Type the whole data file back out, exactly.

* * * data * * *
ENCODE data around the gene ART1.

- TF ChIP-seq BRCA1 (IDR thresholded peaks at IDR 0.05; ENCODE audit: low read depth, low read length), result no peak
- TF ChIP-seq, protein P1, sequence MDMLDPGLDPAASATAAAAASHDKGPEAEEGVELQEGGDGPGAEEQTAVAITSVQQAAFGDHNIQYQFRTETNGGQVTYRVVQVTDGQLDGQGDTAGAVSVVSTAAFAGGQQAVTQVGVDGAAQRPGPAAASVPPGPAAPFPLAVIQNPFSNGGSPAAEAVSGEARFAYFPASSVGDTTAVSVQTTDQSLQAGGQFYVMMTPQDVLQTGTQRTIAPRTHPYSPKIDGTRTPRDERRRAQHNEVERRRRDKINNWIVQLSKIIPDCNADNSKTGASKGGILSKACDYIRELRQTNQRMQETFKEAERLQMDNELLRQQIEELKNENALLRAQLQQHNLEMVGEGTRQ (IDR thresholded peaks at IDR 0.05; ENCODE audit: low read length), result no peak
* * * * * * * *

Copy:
ENCODE data around the gene ART1.

- TF ChIP-seq BRCA1 (IDR thresholded peaks at IDR 0.05; ENCODE audit: low read depth, low read length), result no peak
- TF ChIP-seq, protein P1, sequence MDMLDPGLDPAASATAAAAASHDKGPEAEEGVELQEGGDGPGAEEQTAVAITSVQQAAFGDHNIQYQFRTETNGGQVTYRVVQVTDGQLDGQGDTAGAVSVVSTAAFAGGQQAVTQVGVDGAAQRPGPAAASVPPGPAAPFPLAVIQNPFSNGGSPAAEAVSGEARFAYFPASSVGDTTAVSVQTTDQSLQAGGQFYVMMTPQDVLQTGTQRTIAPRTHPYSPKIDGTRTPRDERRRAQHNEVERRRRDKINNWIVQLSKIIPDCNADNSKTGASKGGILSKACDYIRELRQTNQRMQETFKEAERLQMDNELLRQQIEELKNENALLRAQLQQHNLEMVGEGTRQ (IDR thresholded peaks at IDR 0.05; ENCODE audit: low read length), result no peak